Wiring diagrams are often used in conjunction with ladder diagrams to simplify understanding of the control pro cess. An example of this is illustrated in FGR. 17. The wiring diagram shows both the power and control circuits.
A separate ladder diagram of the control circuit is included to give a clearer understanding of its operation. By following the ladder diagram it can be seen that the pilot light is wired so that it will be on whenever the starter is energized.
The power circuit has been omitted for clarity, since it can be traced readily on the wiring diagram (heavy lines).
A single-line (also called a one-line) diagram uses symbols along with a single line to show all major components of an electric circuit. Some motor control equipment manufacturers use a single-line drawing, like the one shown in FGR. 18, as a road map in the study of motor control installations. The installation is reduced to the simplest possible form, yet it still shows the essential requirements and equipment in the circuit.
Power systems are extremely complicated electrical networks that may be geographically spread over very large areas. For the most part, they are also three-phase networks-each power circuit consists of three conductors and all devices such as generators, transformers, breakers, and disconnects etc. installed in all three phases. These systems can be so complex that a complete conventional diagram showing all the connections is impractical. When this is the case, use of a single-line diagram is a concise way of communicating the basic arrangement of the power system's component. FGR. 19 shows a single-line diagram of a small power distribution system. These types of diagrams are also called "power riser" diagrams.
A block diagram represents the major functional parts of complex electrical/electronic systems by blocks rather than symbols. Individual components and wires are not shown. Instead, each block represents electrical circuits that perform specific functions in the system. The functions the circuits perform are written in each block.
Arrows connecting the blocks indicate the general direction of current paths.
FGR. 20 shows a block diagram of a variable-frequency AC motor drive. A variable-frequency drive controls the speed of an AC motor by varying the frequency supplied to the motor. The drive also regulates the output voltage in proportion to the output frequency to provide a relatively constant ratio (volts per hertz; V/Hz) of voltage to frequency, as required by the characteristics of the AC motor to produce adequate torque. The function of each block is summarized as follows:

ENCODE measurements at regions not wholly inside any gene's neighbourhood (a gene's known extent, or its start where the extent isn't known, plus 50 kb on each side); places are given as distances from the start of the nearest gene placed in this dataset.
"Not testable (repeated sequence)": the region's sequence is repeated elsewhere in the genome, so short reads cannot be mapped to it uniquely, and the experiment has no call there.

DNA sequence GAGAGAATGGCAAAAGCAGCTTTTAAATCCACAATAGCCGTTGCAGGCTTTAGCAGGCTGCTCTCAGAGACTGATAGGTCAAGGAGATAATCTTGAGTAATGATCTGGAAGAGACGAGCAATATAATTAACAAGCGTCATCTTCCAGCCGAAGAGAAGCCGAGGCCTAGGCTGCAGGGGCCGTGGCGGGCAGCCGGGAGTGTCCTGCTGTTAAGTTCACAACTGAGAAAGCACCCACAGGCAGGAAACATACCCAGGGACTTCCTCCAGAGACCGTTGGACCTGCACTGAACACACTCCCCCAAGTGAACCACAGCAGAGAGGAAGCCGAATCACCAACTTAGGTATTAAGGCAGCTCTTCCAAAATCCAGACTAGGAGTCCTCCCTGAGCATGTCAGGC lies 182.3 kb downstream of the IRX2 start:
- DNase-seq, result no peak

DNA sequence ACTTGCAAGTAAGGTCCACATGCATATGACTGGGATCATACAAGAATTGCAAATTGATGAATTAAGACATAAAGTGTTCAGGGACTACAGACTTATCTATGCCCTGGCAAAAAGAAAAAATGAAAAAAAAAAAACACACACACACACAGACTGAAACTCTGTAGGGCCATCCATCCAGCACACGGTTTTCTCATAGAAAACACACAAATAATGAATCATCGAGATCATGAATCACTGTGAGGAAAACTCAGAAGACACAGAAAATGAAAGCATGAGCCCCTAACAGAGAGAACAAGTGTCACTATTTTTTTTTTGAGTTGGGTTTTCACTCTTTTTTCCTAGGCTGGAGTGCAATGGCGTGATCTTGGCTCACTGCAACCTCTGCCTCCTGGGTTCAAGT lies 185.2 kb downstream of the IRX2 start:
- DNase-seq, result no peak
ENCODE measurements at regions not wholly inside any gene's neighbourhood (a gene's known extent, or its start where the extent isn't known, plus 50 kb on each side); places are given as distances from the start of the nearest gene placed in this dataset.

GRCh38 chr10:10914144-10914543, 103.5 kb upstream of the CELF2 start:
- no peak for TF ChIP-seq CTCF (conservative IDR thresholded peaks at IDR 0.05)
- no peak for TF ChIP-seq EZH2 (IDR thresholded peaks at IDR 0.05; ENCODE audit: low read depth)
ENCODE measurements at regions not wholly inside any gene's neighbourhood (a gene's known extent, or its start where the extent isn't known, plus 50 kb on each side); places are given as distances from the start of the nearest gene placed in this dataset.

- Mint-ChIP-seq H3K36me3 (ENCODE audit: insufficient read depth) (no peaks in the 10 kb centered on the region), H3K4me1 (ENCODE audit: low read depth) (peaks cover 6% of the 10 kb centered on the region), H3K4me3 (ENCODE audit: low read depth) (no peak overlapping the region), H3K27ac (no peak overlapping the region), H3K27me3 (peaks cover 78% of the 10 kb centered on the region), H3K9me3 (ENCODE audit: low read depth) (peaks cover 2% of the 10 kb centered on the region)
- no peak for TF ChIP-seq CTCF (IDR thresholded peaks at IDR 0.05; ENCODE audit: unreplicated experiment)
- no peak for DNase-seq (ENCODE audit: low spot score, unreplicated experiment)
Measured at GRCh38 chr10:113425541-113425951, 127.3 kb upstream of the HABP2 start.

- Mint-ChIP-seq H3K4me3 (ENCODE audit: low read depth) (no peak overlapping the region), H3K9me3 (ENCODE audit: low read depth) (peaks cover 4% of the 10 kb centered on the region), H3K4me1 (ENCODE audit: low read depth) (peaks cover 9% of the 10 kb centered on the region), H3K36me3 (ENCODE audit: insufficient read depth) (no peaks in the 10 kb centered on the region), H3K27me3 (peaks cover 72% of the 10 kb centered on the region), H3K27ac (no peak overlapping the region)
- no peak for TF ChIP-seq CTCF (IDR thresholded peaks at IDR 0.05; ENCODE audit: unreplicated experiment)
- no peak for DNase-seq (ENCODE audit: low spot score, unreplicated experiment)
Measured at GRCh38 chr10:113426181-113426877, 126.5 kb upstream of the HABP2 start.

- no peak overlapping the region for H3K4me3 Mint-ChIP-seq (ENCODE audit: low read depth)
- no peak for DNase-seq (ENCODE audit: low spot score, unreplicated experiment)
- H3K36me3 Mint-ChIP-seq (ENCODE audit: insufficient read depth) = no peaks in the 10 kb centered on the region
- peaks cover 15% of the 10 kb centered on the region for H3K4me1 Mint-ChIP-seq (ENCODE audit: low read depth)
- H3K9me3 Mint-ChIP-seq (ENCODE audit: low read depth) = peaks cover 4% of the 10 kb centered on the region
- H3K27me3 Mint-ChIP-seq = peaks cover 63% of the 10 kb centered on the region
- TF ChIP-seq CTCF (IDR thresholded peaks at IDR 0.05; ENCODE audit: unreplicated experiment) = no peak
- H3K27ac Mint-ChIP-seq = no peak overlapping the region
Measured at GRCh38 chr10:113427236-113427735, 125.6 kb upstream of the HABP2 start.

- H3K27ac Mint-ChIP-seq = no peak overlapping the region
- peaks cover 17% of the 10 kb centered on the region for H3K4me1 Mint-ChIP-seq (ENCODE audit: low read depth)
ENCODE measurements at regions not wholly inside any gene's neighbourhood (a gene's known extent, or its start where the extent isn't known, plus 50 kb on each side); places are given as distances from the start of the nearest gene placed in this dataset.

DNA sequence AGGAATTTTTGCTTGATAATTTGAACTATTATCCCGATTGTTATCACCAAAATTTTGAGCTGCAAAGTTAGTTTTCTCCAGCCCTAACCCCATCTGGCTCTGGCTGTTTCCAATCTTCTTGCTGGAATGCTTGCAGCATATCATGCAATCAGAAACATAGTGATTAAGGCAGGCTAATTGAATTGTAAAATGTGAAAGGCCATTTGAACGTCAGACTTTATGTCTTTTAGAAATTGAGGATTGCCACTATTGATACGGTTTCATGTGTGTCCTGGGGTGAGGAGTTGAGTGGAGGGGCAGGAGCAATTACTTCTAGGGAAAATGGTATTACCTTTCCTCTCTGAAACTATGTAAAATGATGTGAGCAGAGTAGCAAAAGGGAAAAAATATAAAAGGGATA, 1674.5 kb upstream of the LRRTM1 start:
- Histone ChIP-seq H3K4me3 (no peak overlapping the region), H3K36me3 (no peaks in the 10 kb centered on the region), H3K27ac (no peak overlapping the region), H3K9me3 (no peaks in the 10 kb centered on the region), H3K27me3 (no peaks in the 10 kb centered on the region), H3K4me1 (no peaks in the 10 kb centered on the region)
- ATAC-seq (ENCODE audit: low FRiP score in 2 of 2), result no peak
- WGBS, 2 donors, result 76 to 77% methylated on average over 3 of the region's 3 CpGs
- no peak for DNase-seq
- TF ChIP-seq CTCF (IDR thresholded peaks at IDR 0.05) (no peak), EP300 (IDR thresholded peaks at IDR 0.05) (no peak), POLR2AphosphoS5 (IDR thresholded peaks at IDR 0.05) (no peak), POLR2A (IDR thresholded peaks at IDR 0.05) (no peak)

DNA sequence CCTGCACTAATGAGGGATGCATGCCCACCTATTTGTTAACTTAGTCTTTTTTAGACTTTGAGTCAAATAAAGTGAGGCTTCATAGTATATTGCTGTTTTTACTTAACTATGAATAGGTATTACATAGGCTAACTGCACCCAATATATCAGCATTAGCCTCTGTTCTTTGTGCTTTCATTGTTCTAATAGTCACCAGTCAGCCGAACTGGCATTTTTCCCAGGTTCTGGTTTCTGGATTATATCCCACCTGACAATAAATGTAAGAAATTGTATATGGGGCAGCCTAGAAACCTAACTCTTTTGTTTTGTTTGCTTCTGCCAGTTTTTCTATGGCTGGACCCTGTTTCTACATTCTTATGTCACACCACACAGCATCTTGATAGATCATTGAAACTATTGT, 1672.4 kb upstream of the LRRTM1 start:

• 60-Hz three-phase power is supplied to the rectifier block.
• The rectifier block is a circuit that converts or rectifies its three-phase AC voltage into a DC voltage.
• The inverter block is a circuit that inverts, or converts, its DC input voltage back into an AC voltage.
The inverter is made up of electronic switches, which switch the DC voltage on and off to produce a controllable AC power output at the desired frequency and voltage.
PART 2 QUIZ
1. What is the main purpose of a wiring diagram?
2. In addition to numbers, what other method can be used to identify wires on a wiring diagram?
3. What role can a wiring diagram play in the trouble shooting of a motor control circuit?
4. List the pieces of information most likely to be found in the conduit and cable schedule for a motor installation.
5. Explain the purpose of using a motor wiring diagram in conjunction with a ladder diagram of the control circuit.
6. What is the main purpose of a single-line diagram?
7. What is the main purpose of a block diagram?
8. Explain the function of the rectifier and inverter blocks of a variable-frequency AC drive.
PART 3 Motor Terminal Connections
Electric motors have been an important element of our industrial and commercial economy for over a century.
Most of the industrial machines in use today are driven by electric motors. Industries would cease to function with out properly designed, installed, and maintained motor control systems. In general, motors are classified according to the type of power used (AC or DC) and the motor's principle of operation. The "family tree" of motor types is quite extensive, as depicted at top of the next page:
In the United States the Institute of Electrical and Electronics Engineers (IEEE) establishes the standards for motor testing and test methodologies, while the National Electrical Manufacturers Association (NEMA) prepares the standards for motor performance and classifications.
Additionally, motors shall be installed in accordance with Article 430 of the National Electrical Code (NEC).